Orlovsky Gives The Colts a Chance to Suck LESS!
Well, now that the Kerry Collins and Curtis Painter experiments are over, let’s see what Dan Orlovsky can do.
Orlovsky started at quarterback for Indianapolis last week at New England and completed 30-of-37 passes for 353 yards with two touchdowns.
He helped lead the club on fourth-quarter touchdown drives that covered 86, 90 and 93 yards, while his second possession of the game netted a field goal after a 19-play march that consumed 10:19 of the first and second quarters.
Indianapolis fell to the Patriots, 31-24, but the club set seasonal-bests in first downs (26), passing first downs (21), net yards (437), third-down conversions (10-of-15) and time of possession (35:39). It was a successful step for an offense that has struggled this year staying on the field.
Orlovsky was one of the reasons for the team’s performance. He found out last Tuesday that he would be starting. He has known this full week that it will be his role again on Sunday when the Colts visit Baltimore.
When asked if there were things to build on from his first start, Orlovsky was optimistic.
“Hopefully, a lot,” said Orlvosky of things he hopes to build on for this week. “Looking at the film, realizing the things we did well and executed well allowed us to have some success in certain areas are things we need to continue to do, continue to focus on and continue to build upon.”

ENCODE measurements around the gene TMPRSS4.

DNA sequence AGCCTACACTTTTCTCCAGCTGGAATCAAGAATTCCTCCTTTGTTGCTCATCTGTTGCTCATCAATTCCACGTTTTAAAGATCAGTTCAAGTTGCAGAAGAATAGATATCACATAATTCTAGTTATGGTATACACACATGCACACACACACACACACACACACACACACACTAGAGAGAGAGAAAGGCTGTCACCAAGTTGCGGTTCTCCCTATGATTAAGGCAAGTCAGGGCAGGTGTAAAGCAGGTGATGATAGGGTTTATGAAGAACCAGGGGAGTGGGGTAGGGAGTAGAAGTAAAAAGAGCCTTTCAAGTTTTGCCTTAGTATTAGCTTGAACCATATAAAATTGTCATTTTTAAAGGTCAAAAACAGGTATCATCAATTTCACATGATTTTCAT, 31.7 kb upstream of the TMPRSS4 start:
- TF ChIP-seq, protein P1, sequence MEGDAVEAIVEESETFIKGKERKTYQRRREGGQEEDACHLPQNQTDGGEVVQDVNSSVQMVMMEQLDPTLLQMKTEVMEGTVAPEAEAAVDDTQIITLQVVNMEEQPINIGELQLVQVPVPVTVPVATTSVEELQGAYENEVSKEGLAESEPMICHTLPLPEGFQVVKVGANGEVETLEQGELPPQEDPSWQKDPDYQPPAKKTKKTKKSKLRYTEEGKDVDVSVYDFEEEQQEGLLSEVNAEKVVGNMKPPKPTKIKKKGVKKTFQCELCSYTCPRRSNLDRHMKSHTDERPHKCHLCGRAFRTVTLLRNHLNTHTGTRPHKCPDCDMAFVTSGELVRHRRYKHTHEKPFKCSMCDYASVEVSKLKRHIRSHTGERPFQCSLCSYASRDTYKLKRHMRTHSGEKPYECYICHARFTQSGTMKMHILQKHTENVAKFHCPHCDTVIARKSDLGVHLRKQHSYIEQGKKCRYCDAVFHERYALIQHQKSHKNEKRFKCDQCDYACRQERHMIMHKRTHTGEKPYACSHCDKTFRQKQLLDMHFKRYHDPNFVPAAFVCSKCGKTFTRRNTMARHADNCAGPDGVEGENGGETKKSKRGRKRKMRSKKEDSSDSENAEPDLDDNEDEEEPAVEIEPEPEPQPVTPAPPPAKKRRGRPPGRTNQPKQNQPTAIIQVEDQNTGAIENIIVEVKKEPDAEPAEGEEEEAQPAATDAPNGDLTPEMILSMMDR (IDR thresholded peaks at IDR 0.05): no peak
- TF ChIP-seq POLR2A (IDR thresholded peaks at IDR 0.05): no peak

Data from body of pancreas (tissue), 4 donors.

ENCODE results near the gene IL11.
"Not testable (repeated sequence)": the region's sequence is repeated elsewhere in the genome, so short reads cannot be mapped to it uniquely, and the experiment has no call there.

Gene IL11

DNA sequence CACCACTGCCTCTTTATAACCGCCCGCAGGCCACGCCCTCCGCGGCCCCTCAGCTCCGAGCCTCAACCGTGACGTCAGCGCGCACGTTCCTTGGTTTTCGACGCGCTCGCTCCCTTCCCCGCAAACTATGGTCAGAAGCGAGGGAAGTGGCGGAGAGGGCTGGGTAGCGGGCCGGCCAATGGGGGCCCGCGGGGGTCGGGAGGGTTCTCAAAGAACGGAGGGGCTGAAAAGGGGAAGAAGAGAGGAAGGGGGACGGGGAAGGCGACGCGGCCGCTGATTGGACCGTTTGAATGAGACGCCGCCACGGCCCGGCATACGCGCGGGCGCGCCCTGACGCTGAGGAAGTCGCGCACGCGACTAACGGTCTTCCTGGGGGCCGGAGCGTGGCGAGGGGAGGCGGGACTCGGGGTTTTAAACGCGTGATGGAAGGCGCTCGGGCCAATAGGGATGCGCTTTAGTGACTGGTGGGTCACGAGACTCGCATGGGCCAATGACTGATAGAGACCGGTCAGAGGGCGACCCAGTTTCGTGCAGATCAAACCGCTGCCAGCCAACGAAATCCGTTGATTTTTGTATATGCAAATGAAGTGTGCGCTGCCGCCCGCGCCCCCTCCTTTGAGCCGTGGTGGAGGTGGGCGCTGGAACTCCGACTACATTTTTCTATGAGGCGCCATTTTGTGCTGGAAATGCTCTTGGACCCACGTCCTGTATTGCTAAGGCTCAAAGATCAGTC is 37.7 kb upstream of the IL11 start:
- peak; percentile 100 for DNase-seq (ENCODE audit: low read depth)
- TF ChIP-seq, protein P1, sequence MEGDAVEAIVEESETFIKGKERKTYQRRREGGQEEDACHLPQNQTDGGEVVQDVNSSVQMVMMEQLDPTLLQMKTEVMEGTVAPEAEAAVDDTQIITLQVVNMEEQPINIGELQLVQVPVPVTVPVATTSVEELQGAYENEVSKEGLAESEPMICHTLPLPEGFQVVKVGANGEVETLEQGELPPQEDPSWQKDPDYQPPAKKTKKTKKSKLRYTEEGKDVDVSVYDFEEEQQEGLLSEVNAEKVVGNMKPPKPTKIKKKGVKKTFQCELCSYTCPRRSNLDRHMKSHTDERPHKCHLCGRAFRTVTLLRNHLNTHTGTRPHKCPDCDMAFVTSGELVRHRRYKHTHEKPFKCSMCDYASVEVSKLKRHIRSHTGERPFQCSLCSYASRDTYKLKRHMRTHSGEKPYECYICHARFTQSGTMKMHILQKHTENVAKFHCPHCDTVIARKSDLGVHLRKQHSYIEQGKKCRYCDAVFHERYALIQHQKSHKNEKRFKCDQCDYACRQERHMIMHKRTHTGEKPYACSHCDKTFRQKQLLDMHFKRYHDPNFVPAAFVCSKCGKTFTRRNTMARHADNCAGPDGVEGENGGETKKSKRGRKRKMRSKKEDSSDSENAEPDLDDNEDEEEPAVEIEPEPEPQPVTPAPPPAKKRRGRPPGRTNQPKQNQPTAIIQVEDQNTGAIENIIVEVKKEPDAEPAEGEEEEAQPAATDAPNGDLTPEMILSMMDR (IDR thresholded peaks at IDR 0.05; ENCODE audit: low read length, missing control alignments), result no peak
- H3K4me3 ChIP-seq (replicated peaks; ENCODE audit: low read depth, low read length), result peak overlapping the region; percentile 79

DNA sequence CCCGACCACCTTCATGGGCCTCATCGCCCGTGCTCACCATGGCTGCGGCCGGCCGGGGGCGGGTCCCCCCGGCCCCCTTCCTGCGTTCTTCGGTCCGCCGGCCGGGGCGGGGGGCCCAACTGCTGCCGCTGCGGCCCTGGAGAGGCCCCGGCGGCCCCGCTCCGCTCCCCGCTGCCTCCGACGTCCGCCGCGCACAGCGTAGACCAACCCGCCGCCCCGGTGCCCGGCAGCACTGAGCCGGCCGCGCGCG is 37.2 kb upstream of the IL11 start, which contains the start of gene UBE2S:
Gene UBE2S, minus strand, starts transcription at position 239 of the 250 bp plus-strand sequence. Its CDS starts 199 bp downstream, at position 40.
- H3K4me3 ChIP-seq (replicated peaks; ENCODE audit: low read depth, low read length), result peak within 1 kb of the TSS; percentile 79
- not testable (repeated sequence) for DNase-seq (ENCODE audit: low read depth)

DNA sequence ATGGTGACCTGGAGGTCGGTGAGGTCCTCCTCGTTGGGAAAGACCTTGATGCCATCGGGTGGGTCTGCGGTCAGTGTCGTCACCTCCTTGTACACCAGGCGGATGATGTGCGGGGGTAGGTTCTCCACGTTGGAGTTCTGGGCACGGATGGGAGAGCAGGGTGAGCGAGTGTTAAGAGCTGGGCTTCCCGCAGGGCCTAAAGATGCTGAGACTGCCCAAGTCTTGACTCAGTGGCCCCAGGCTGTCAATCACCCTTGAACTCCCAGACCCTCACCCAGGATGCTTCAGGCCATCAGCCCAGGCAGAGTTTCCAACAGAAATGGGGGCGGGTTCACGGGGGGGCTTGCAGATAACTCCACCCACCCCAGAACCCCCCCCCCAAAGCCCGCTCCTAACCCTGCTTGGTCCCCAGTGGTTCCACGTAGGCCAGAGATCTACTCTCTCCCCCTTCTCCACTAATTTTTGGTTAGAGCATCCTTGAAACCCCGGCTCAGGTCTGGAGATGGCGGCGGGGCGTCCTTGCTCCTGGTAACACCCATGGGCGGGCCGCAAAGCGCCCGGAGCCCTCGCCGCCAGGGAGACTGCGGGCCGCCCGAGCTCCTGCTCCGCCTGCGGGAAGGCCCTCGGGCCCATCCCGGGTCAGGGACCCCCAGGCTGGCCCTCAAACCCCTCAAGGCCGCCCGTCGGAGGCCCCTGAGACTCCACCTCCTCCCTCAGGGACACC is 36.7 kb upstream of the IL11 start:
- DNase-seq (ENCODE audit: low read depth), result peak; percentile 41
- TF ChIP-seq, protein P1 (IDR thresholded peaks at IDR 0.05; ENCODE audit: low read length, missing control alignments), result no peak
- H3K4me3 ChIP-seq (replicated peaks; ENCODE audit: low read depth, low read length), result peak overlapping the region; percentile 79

Orlovsky is grounded enough to be a realist about the weekly pressures of the NFL.
“Absolutely,” said Orlovsky if there were things last week to critique critically. “There are some throws I would like to have back, and some balls I would like to put in a different place. Just try to run things a little bit more efficiently and try to continue to progress. I’m the first one to know that this league is a week-by-week, what-have-you-done-for-me-lately (proposition). Whatever happened last week, good or bad, you move on and put in the past. Sunday is what counts now.”
Orlovsky was able to stand tall last week for the Colts. He found wide receivers 21 times for 275 yards and two touchdowns. He hit Pierre Garcon nine times for 150 yards and for touchdowns of 33 and 12 yards. Austin Collie had seven receptions, while Reggie Wayne had five. Tight end Jacob Tamme had five receptions, too. Indianapolis was able to stretch the field as well as it has done in 2011.